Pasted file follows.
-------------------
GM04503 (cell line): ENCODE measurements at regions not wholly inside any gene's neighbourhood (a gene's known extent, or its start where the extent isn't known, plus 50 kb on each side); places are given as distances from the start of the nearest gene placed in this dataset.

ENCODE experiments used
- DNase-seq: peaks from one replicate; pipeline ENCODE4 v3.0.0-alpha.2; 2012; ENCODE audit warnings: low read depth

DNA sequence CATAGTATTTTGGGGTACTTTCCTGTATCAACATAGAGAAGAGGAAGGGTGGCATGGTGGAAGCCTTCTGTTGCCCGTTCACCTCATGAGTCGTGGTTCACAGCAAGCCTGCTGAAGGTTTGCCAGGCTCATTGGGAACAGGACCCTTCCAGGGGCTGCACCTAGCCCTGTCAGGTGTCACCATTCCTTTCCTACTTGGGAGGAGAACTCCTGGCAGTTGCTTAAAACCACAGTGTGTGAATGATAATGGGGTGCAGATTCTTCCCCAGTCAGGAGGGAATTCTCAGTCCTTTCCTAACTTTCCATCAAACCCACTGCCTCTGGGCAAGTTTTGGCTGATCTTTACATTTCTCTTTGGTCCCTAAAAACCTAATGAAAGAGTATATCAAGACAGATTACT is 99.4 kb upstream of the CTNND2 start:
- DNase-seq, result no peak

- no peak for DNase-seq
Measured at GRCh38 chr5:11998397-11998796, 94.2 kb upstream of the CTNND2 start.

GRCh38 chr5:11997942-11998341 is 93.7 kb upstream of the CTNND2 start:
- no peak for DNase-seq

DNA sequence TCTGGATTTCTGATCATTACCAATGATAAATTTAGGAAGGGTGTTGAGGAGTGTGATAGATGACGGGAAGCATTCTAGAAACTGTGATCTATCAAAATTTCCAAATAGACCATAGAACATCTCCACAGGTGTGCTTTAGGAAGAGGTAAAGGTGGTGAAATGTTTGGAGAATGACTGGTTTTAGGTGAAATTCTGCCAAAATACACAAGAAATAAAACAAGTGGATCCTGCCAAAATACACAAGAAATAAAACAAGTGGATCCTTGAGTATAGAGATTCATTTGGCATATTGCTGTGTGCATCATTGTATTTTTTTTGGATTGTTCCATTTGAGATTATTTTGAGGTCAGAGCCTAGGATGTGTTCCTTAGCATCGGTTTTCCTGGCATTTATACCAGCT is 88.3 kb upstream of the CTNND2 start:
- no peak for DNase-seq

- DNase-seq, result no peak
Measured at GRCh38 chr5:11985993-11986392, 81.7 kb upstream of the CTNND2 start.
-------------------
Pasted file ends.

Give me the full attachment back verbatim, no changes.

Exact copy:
GM04503 (cell line): ENCODE measurements at regions not wholly inside any gene's neighbourhood (a gene's known extent, or its start where the extent isn't known, plus 50 kb on each side); places are given as distances from the start of the nearest gene placed in this dataset.

ENCODE experiments used
- DNase-seq: peaks from one replicate; pipeline ENCODE4 v3.0.0-alpha.2; 2012; ENCODE audit warnings: low read depth

DNA sequence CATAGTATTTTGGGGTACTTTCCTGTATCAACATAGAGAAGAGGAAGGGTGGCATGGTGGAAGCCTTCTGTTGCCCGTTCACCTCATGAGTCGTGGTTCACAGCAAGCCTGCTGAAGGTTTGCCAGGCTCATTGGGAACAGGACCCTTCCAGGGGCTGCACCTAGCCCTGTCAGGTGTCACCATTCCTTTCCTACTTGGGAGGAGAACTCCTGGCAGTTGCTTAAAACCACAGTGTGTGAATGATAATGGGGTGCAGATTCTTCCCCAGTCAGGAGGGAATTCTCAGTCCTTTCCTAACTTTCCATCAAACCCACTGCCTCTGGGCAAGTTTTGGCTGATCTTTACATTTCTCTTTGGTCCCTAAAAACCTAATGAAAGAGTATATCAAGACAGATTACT is 99.4 kb upstream of the CTNND2 start:
- DNase-seq, result no peak

- no peak for DNase-seq
Measured at GRCh38 chr5:11998397-11998796, 94.2 kb upstream of the CTNND2 start.

GRCh38 chr5:11997942-11998341 is 93.7 kb upstream of the CTNND2 start:
- no peak for DNase-seq

DNA sequence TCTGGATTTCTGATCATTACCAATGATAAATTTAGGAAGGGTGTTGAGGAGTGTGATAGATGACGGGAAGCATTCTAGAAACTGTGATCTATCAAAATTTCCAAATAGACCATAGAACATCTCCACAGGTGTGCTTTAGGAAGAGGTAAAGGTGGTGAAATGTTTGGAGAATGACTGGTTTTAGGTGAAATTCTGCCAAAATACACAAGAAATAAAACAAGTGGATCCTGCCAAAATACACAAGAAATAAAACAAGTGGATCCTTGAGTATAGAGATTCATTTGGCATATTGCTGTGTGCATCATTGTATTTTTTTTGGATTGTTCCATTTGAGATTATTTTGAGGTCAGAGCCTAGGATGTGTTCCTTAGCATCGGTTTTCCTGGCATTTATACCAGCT is 88.3 kb upstream of the CTNND2 start:
- no peak for DNase-seq

- DNase-seq, result no peak
Measured at GRCh38 chr5:11985993-11986392, 81.7 kb upstream of the CTNND2 start.